Its a roguelike Japanese rpg from the Mystery Dungeon series, but unlike its more modern companions like the Mystery Dungeon games starring Chocobos and Pokemon or the new Shiren for Wii, this DS game is a true rougelike which strictly follows all of the conventions. Which means when you die your character is bumped back to level one, you lose all your equipment and you have to start over from the first village. Add to this that the game is balls hard and unfair in every possible way. There are enemies that turn your rare items into riceballs, undetectable traps that makes your weapons rust to pieces and enemy attacks that lowers your Hp to 1 no matter what kind of armor youre wearing.

Much of this unforgivable gameplay probably has to do with the game being a port of a 15 year old japan exclusive SNES game. Not all tho, for they have made it even worse. While the original had three save slots à la Zelda which could be manipulated to some success to make the game manageable this is removed from the remake. You lose your lvl 99 sword which you spent the past 10h working on, its gone. Unless (and this is new for the DS game) you have a friend who just happens to own a copy of the game along with some kick ass skills, who can come and rescue your corps using the DS wireless features. But the likelihood of that with a niche game with this level of difficulty is close to nil.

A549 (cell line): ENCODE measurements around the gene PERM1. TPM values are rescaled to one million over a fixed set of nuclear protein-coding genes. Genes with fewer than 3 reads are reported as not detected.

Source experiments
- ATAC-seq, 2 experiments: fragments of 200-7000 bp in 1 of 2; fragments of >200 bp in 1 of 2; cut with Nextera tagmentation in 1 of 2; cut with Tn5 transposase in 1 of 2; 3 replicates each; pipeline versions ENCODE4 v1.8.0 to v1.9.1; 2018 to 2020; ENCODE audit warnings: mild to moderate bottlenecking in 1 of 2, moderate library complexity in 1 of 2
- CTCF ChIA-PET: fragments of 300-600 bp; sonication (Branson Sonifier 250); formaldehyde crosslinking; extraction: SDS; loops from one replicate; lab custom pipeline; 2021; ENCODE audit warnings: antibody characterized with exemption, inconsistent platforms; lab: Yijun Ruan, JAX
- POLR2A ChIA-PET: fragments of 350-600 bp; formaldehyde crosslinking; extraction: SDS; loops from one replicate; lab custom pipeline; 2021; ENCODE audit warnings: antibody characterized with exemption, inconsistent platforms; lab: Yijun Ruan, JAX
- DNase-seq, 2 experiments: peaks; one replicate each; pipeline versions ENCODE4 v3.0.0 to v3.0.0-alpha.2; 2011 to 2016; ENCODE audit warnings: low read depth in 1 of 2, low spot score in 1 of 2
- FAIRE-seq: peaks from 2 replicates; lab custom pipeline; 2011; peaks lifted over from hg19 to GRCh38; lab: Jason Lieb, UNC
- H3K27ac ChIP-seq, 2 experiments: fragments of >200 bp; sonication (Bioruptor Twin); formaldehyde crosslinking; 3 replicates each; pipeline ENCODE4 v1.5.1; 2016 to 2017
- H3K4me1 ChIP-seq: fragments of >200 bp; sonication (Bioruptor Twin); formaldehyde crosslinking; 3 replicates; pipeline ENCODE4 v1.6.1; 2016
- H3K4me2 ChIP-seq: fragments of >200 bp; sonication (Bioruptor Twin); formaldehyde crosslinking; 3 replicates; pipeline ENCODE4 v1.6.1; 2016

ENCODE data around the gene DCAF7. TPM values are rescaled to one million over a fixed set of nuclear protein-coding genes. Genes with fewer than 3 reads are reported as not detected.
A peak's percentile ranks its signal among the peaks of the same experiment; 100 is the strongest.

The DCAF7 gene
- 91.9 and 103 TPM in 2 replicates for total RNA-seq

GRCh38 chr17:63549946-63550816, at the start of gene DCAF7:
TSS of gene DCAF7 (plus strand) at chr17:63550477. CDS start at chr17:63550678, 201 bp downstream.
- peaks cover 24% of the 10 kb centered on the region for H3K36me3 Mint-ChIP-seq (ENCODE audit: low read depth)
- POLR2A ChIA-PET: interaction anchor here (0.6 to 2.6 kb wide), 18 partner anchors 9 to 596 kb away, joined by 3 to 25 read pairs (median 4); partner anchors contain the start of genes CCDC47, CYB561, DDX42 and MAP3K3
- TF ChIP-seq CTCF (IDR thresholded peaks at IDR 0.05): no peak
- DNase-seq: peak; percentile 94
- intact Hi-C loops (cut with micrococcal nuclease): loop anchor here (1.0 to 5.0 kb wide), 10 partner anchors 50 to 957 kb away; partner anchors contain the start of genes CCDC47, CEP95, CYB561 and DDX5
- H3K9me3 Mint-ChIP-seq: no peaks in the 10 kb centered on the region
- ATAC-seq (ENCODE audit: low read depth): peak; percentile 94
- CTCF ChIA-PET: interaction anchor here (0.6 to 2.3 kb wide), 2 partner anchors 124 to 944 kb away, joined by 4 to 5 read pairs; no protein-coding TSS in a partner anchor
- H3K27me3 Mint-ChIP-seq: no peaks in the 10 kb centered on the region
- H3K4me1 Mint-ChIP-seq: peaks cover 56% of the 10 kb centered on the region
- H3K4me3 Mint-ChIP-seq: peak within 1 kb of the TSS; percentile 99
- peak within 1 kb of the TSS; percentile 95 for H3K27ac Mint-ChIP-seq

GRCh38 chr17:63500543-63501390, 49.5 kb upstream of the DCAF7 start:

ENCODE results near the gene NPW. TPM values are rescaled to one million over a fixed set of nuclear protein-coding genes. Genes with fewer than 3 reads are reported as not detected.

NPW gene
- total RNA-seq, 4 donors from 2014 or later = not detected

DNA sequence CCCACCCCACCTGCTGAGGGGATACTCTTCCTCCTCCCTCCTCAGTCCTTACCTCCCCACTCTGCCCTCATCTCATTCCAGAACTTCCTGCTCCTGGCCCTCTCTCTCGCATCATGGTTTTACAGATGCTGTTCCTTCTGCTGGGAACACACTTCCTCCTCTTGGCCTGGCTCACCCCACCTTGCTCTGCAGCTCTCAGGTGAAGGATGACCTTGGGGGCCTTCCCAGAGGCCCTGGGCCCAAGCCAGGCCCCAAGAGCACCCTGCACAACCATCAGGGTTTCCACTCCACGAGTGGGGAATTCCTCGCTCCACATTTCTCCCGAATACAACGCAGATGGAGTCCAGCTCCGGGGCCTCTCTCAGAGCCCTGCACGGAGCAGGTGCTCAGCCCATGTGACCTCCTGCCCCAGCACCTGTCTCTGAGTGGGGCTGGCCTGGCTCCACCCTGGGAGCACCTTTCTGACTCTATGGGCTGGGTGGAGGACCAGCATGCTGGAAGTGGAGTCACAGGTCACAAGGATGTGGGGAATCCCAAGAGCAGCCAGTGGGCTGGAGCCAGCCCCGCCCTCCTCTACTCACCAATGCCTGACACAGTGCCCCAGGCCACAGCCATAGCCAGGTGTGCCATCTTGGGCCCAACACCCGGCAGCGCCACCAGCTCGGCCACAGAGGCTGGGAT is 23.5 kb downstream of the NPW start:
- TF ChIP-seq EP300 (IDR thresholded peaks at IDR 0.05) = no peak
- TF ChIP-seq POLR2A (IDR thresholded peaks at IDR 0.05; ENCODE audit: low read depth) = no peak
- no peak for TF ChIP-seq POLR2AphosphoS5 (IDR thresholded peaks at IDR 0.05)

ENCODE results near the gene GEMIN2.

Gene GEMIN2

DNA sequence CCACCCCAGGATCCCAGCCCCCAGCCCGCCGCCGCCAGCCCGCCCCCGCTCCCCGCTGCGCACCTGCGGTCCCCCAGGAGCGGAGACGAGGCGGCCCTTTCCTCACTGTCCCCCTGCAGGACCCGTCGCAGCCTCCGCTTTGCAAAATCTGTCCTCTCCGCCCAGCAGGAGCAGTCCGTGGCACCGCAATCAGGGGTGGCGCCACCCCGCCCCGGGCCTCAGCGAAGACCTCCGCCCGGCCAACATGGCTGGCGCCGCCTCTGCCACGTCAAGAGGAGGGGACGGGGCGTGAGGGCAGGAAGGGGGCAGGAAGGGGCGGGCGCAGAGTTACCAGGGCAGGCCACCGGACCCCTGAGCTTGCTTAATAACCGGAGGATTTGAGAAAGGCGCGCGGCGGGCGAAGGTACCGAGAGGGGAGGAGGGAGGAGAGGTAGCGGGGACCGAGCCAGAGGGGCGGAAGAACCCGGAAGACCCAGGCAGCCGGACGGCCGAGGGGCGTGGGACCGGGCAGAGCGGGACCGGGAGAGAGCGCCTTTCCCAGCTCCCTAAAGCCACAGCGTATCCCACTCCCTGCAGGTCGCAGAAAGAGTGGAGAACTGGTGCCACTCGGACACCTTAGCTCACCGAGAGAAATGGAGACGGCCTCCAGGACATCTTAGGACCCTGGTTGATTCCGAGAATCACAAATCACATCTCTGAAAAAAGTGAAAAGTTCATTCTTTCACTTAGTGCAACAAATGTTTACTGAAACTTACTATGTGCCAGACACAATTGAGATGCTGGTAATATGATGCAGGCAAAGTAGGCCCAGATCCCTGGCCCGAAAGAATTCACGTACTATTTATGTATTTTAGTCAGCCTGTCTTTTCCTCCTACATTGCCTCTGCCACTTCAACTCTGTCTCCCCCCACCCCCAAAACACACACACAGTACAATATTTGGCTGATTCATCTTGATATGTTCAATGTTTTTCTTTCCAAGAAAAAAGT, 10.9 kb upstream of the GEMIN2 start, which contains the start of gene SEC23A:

Saturday, February 13, 2010

Zelda Zelda Zelda!





















I have been playing a lot of A Link to the Past lately and it struck me how much that game is like Ocarina of Time. Although I played A Link to the Past before Ocarina back in the day never noticed how much they are alike. I was so blown away by the 3d graphics to notice that they are basically the same game. And Im not talking about the big stuff like Kokiri village or Gannon returning in monster form, whoops spoilers.

No Im talking about the little things that I so distinctly remember from Ocarina but I totally forgot I had experienced before on the SNES. For example to reach the Zoras you have to walk upstream through this really long shallow lake to find the Zoras hidden away, I remember this blowing my mind in Ocarina. But wait, that was in A Link to the Past too. And in the beginning of Ocarina when you visit Zelda you can see a portrait of Mario hanging on the wall inside the castle. I thought that was so cool back in the day. But what I had forgotten was that in A Link to the Past there were Mario portraits hanging all over the place. This amazing Nintendo synergy wasnt all that original.

I have always believed that it was Ocarina of Time that revolutionized the Zelda games and created the modern Zelda formula Nintendo have so slavishly followed since. But it turns out its A Link to The past they have been remaking over and over again.

Tuesday, February 9, 2010

To warp or not to warp



















For some stupid reason I decided I wouldnt go to bed until I beat Super Mario Bros 1. Im a bit rusty so it took much longer then I anticipated but after a few tries I kicked King Koopas ass and save the princess. However I did use warps do beat it.